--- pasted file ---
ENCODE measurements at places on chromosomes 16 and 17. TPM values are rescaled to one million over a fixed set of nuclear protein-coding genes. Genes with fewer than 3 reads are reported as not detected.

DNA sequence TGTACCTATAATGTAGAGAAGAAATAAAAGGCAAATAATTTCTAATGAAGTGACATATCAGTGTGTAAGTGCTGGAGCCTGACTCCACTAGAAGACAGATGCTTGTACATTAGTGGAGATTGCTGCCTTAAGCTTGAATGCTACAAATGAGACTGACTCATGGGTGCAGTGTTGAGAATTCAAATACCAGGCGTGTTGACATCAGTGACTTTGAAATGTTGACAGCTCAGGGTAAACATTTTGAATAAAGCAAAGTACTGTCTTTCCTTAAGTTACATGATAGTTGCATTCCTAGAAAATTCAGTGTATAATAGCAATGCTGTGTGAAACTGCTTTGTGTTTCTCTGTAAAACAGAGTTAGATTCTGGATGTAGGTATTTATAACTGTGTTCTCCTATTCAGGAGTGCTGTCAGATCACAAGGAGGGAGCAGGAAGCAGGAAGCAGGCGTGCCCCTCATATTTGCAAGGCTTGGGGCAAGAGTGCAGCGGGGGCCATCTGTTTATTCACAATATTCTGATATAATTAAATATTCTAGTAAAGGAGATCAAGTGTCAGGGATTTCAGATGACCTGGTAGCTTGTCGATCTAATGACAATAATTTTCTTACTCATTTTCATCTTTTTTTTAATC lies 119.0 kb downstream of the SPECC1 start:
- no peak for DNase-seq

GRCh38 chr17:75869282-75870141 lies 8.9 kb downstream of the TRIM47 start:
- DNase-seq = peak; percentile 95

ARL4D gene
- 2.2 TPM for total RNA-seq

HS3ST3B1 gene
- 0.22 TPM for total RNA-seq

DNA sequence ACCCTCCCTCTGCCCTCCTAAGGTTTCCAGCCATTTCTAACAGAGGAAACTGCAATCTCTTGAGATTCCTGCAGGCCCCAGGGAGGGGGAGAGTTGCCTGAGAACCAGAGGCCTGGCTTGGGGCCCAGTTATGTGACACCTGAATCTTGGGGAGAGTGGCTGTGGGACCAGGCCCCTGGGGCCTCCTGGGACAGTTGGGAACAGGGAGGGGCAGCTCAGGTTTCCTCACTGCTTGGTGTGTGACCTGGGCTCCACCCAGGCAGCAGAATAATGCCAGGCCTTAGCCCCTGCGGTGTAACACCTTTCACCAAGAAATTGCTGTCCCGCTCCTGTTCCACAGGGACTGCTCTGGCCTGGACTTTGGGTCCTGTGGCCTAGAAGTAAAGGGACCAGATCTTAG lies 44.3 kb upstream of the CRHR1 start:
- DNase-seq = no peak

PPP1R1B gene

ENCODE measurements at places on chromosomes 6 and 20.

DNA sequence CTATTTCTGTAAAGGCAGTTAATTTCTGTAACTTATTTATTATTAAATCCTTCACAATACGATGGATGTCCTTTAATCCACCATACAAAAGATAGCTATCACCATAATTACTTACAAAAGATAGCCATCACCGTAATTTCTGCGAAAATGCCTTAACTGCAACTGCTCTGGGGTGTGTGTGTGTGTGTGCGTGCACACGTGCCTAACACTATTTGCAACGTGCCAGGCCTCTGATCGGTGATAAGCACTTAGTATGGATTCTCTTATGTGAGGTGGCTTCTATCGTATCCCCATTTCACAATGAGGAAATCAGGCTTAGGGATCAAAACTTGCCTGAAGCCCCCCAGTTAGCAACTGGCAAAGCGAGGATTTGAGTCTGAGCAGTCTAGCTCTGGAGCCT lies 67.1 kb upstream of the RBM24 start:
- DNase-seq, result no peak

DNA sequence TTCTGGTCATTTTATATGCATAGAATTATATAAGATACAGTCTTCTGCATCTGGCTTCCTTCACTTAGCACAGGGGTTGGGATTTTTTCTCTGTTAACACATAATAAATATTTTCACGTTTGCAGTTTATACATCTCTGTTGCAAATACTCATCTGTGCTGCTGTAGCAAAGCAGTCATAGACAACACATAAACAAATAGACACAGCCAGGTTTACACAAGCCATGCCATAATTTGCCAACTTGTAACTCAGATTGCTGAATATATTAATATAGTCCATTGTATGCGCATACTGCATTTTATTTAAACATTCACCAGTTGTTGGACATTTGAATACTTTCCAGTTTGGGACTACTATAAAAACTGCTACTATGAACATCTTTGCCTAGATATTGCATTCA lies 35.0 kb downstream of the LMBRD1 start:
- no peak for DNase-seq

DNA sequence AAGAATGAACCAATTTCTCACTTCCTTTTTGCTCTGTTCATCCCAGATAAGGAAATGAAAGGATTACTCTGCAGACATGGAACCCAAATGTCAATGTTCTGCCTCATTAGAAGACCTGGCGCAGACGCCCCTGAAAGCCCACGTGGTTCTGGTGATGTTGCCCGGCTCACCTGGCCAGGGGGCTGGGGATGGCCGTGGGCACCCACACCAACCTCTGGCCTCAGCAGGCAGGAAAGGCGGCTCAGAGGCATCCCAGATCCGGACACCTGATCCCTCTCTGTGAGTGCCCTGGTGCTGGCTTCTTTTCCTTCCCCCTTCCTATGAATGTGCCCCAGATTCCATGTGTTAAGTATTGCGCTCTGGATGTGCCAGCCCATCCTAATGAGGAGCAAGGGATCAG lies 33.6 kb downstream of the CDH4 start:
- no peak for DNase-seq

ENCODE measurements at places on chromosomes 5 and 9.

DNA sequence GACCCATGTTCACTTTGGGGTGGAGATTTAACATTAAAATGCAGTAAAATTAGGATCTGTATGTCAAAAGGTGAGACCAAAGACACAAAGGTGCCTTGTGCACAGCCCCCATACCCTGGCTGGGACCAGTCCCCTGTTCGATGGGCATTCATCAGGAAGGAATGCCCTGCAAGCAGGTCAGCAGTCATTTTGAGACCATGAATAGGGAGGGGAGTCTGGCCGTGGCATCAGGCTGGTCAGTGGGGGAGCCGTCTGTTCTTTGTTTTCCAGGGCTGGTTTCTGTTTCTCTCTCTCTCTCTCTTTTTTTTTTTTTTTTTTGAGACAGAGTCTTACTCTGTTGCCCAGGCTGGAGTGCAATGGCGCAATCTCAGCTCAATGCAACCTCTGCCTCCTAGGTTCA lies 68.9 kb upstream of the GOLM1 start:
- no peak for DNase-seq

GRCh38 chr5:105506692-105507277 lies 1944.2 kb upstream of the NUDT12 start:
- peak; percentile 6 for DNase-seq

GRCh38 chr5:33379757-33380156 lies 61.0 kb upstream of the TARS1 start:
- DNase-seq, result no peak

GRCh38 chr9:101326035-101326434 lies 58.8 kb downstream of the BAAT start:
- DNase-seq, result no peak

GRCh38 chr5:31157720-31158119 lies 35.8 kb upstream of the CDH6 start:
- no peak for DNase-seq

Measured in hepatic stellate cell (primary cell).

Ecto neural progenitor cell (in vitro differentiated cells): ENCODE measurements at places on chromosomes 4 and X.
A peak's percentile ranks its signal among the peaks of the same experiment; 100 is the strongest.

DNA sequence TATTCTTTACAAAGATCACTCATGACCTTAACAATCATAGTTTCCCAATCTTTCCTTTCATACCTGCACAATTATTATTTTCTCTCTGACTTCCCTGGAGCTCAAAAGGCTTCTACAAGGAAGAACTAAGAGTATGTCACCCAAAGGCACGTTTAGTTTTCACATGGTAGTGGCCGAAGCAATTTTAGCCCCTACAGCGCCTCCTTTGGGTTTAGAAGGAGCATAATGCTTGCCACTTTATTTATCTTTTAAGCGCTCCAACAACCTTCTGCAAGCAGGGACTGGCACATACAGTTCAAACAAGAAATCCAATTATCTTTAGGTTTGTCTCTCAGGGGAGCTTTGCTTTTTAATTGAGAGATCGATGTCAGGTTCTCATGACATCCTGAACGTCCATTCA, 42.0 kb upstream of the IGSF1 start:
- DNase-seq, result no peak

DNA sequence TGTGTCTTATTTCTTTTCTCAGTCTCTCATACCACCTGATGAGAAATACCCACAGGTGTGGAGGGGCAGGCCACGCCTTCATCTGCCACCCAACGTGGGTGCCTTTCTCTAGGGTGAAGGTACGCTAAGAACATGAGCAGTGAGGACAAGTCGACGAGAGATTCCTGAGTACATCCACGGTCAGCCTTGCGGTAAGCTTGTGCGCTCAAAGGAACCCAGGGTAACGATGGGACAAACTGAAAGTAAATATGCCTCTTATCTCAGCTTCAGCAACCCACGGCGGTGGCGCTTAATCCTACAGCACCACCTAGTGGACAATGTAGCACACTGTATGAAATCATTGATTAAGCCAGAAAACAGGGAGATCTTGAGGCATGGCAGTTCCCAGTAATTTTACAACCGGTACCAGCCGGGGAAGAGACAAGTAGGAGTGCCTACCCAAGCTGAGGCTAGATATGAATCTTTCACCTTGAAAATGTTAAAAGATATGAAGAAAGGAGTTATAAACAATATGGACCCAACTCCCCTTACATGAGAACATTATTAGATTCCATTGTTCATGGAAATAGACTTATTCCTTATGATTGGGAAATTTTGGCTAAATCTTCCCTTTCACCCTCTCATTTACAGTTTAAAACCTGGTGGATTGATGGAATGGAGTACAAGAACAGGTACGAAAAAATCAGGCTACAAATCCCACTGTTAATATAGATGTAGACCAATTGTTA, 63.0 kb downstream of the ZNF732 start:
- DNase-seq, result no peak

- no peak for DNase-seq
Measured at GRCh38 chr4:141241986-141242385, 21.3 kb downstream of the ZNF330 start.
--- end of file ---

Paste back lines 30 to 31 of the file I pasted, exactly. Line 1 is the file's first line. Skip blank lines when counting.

- no peak for DNase-seq

Measured in hepatic stellate cell (primary cell).